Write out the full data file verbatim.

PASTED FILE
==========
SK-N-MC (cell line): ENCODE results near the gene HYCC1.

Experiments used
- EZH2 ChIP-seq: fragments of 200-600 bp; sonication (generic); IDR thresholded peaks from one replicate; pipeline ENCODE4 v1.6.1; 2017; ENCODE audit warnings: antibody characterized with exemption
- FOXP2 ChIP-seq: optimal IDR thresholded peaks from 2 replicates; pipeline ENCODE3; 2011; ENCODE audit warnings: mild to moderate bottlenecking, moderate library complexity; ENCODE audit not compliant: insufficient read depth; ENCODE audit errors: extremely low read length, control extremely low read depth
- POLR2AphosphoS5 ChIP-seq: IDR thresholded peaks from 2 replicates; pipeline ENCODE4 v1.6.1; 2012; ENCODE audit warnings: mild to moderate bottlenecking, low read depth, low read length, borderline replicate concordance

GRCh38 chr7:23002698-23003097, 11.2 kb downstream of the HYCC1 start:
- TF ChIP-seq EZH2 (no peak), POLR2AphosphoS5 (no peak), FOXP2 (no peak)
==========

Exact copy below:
SK-N-MC (cell line): ENCODE results near the gene HYCC1.

Experiments used
- EZH2 ChIP-seq: fragments of 200-600 bp; sonication (generic); IDR thresholded peaks from one replicate; pipeline ENCODE4 v1.6.1; 2017; ENCODE audit warnings: antibody characterized with exemption
- FOXP2 ChIP-seq: optimal IDR thresholded peaks from 2 replicates; pipeline ENCODE3; 2011; ENCODE audit warnings: mild to moderate bottlenecking, moderate library complexity; ENCODE audit not compliant: insufficient read depth; ENCODE audit errors: extremely low read length, control extremely low read depth
- POLR2AphosphoS5 ChIP-seq: IDR thresholded peaks from 2 replicates; pipeline ENCODE4 v1.6.1; 2012; ENCODE audit warnings: mild to moderate bottlenecking, low read depth, low read length, borderline replicate concordance

GRCh38 chr7:23002698-23003097, 11.2 kb downstream of the HYCC1 start:
- TF ChIP-seq EZH2 (no peak), POLR2AphosphoS5 (no peak), FOXP2 (no peak)